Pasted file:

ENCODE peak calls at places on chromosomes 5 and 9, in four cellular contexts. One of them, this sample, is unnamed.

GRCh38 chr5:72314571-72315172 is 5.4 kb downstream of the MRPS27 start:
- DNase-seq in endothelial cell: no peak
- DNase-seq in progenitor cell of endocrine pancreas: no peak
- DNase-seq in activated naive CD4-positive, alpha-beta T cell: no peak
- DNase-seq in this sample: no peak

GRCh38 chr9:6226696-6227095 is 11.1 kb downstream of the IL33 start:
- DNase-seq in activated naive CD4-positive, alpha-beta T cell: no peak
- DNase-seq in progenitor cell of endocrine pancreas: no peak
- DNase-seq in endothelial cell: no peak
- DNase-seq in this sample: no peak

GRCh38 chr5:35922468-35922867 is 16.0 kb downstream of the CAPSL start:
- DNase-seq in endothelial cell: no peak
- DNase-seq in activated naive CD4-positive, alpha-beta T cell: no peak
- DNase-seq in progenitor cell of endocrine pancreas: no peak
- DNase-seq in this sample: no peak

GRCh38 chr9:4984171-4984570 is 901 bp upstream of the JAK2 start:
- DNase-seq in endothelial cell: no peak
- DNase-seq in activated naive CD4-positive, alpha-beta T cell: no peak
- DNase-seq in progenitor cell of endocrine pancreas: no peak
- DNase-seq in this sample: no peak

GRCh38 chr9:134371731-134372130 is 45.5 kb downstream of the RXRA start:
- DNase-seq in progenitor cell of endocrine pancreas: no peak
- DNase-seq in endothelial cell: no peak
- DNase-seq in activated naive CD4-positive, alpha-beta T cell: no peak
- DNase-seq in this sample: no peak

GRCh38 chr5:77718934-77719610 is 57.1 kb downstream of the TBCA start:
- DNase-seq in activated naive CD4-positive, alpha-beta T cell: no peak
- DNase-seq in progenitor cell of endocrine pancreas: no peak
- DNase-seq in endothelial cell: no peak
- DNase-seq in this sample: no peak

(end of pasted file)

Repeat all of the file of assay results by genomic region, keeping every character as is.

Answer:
ENCODE peak calls at places on chromosomes 5 and 9, in four cellular contexts. One of them, this sample, is unnamed.

GRCh38 chr5:72314571-72315172 is 5.4 kb downstream of the MRPS27 start:
- DNase-seq in endothelial cell: no peak
- DNase-seq in progenitor cell of endocrine pancreas: no peak
- DNase-seq in activated naive CD4-positive, alpha-beta T cell: no peak
- DNase-seq in this sample: no peak

GRCh38 chr9:6226696-6227095 is 11.1 kb downstream of the IL33 start:
- DNase-seq in activated naive CD4-positive, alpha-beta T cell: no peak
- DNase-seq in progenitor cell of endocrine pancreas: no peak
- DNase-seq in endothelial cell: no peak
- DNase-seq in this sample: no peak

GRCh38 chr5:35922468-35922867 is 16.0 kb downstream of the CAPSL start:
- DNase-seq in endothelial cell: no peak
- DNase-seq in activated naive CD4-positive, alpha-beta T cell: no peak
- DNase-seq in progenitor cell of endocrine pancreas: no peak
- DNase-seq in this sample: no peak

GRCh38 chr9:4984171-4984570 is 901 bp upstream of the JAK2 start:
- DNase-seq in endothelial cell: no peak
- DNase-seq in activated naive CD4-positive, alpha-beta T cell: no peak
- DNase-seq in progenitor cell of endocrine pancreas: no peak
- DNase-seq in this sample: no peak

GRCh38 chr9:134371731-134372130 is 45.5 kb downstream of the RXRA start:
- DNase-seq in progenitor cell of endocrine pancreas: no peak
- DNase-seq in endothelial cell: no peak
- DNase-seq in activated naive CD4-positive, alpha-beta T cell: no peak
- DNase-seq in this sample: no peak

GRCh38 chr5:77718934-77719610 is 57.1 kb downstream of the TBCA start:
- DNase-seq in activated naive CD4-positive, alpha-beta T cell: no peak
- DNase-seq in progenitor cell of endocrine pancreas: no peak
- DNase-seq in endothelial cell: no peak
- DNase-seq in this sample: no peak